Figure 1: Trends in police recorded crime and CSEW, 1981 to year ending June 2014

Figure 1: Trends in police recorded crime and CSEW, 1981 to year ending June 2014

Notes:

  1. Sources: Crime Survey for England and Wales – Office for National Statistics, Police recorded crime – Home Office
  2. Police recorded crime data are not designated as National Statistics.
  3. The data on this chart refer to different time periods: a) 1981 to 1999 refer to crimes experienced in the calendar year (January to December); b) from 2001/02 onwards the estimates relate to crimes experienced in the 12 months before interview, based on interviews carried out in that financial year (April to March); and c) the last two data points relate to interviews carried out in the rolling 12 month periods for the latest available two years (July to June).

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The CSEW additionally estimated that 769,000 crimes were experienced by children aged 10 to 15 in the year ending June 2014. Of this number, 56% were categorised as violent crimes2 (427,000), while most of the remaining crimes were thefts of personal property (296,000; 38%). Incidents of criminal damage to personal property experienced by children were less common (47,000; 6% of all crimes). The proportions of violent, personal property theft and criminal damage crimes experienced by children aged 10 to 15 are similar to the previous year (55%, 40% and 5% respectively).

Police recorded crime covers offences that have been reported to and recorded by the police and thus does not provide a total count. The police recorded 3.7 million offences in the year ending June 2014, a similar number to that recorded in the previous year (Table 2)3. This changes the general trend seen since 2003/04 of police recorded crime figures showing year on year reductions. While the rate of reduction has slowed over the last three years; the latest figures are 21% lower than in 2008/09 and 38% lower than the peak in 2003/04.

Like CSEW crime, police recorded crime also increased during most of the 1980s, reaching a peak in 1992, and then fell each year until 1998/99. Expanded coverage of offences in the recorded crime collection, following changes to the Home Office Counting Rules (HOCR) in 1998, and the introduction of the National Crime Recording Standards (NCRS) in April 2002, saw increases in the number of crimes recorded by the police while the CSEW count fell. Following the bedding in of these changes, trends from the two series tracked each other well from 2002/03 until 2006/07. While both series continued to show a downward trend between 2007/08 and 2012/13, the gap between the two series widened with police recorded crime showing a faster rate of reduction (32% for the police compared with 19% for the CSEW for a comparable basket of crimes)4. However, for the most recent year this pattern has changed with the recorded crime series showing no percentage change while the survey estimates have continued to fall.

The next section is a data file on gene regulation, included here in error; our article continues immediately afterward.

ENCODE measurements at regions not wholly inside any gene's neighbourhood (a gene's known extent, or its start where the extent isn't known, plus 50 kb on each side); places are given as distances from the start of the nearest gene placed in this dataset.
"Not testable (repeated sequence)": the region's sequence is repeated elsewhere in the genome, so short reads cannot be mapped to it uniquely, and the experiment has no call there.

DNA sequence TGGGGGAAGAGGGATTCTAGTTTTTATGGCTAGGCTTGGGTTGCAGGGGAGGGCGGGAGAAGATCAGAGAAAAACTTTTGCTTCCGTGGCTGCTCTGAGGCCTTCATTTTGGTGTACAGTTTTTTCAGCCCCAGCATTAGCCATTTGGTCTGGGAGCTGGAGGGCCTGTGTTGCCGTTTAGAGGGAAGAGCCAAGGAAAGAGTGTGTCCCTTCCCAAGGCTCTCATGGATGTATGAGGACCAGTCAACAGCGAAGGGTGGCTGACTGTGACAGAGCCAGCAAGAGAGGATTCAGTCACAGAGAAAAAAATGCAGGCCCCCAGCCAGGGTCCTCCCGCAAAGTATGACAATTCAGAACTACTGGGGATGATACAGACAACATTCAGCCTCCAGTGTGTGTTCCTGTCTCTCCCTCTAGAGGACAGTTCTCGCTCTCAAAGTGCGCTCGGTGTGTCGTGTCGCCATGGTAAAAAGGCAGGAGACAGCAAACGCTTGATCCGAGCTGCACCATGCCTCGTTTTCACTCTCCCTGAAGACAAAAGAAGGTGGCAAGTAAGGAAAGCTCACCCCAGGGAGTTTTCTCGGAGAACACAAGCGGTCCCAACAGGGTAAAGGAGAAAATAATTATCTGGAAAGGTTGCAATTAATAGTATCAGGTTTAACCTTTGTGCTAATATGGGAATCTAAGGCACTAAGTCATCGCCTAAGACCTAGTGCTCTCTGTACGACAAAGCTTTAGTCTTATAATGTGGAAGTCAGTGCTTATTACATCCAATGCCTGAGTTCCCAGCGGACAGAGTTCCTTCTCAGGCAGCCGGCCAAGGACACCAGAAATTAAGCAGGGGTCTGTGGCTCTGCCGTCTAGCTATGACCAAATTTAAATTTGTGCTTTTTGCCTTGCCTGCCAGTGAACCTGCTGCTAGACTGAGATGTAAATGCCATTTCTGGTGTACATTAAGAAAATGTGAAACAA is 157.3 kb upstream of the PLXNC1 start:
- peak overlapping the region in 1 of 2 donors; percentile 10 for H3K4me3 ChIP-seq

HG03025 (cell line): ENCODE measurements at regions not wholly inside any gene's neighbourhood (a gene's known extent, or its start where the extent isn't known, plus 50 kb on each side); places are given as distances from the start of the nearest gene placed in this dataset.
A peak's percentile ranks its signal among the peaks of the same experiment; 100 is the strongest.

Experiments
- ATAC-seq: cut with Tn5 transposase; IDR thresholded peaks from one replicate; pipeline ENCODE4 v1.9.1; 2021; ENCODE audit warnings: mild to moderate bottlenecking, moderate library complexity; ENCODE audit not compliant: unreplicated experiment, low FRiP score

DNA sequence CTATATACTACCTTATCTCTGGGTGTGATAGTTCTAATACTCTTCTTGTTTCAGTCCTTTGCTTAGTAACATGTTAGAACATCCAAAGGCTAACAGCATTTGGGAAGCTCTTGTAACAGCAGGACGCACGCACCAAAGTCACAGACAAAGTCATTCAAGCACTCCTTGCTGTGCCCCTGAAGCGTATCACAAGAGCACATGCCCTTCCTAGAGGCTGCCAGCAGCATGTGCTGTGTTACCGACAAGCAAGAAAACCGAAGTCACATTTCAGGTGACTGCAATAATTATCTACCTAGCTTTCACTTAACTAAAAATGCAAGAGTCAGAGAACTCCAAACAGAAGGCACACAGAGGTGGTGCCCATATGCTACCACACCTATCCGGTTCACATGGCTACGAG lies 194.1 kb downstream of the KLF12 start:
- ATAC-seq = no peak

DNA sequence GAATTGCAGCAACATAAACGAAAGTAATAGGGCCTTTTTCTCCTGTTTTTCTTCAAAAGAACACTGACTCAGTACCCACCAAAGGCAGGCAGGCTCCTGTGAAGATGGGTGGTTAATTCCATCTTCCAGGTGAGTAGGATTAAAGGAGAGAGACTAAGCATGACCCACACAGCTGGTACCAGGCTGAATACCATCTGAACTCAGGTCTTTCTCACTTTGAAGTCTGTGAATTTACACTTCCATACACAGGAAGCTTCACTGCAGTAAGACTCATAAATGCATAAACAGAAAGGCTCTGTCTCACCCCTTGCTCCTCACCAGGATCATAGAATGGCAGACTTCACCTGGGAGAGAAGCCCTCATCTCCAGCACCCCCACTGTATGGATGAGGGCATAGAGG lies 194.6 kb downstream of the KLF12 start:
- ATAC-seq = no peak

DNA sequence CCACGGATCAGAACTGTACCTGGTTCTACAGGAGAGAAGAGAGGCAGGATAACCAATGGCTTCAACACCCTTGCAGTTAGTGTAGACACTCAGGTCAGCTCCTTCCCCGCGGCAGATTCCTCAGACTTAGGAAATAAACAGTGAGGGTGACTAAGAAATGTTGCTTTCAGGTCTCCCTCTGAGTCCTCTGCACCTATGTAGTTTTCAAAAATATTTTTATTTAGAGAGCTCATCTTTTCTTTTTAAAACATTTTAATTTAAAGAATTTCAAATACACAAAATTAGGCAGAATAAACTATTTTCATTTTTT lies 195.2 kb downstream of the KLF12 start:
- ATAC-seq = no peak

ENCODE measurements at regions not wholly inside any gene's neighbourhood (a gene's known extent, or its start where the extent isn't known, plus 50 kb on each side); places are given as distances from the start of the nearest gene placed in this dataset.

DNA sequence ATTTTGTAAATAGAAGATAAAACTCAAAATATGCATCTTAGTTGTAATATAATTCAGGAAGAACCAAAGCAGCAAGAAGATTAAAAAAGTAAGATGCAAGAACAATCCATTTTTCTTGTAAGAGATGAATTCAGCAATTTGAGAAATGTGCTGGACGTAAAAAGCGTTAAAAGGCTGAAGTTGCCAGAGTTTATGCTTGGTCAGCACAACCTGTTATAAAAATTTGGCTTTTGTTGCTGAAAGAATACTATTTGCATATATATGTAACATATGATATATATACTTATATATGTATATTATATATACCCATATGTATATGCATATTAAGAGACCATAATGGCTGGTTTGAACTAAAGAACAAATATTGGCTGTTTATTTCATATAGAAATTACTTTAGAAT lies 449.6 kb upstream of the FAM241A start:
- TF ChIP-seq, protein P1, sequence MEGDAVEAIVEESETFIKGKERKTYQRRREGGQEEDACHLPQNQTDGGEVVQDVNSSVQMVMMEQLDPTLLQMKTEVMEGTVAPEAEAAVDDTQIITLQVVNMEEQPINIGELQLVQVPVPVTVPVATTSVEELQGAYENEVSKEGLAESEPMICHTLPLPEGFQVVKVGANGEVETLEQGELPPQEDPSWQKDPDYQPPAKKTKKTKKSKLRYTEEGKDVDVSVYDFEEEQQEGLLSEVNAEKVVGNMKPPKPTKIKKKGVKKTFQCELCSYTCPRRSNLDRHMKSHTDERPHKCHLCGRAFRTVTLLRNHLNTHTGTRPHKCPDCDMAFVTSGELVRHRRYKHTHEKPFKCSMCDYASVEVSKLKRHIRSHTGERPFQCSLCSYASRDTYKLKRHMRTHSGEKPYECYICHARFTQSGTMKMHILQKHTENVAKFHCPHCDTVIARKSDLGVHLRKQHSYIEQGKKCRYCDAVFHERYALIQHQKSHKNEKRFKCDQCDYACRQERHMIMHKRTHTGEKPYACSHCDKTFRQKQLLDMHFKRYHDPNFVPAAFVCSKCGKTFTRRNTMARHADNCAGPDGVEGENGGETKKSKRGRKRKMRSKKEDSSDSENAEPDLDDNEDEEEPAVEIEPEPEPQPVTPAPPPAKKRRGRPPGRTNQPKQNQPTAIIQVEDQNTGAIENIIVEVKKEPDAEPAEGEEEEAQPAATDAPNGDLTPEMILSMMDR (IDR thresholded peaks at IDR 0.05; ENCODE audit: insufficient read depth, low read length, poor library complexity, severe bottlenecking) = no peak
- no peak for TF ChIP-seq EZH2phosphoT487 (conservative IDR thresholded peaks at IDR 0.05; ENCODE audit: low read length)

A possible factor behind the changing trend in recorded crime is the recent renewed focus on the quality of recording by the police in the light of the ongoing inspections of forces by Her Majesty’s Inspectorate of Constabulary (HMIC), the Public Administration Select Committee (PASC) inquiry into crime statistics, and the UK Statistics Authority’s decision to remove the National Statistics designation from recorded crime. This renewed focus may have led to improved compliance with the NCRS.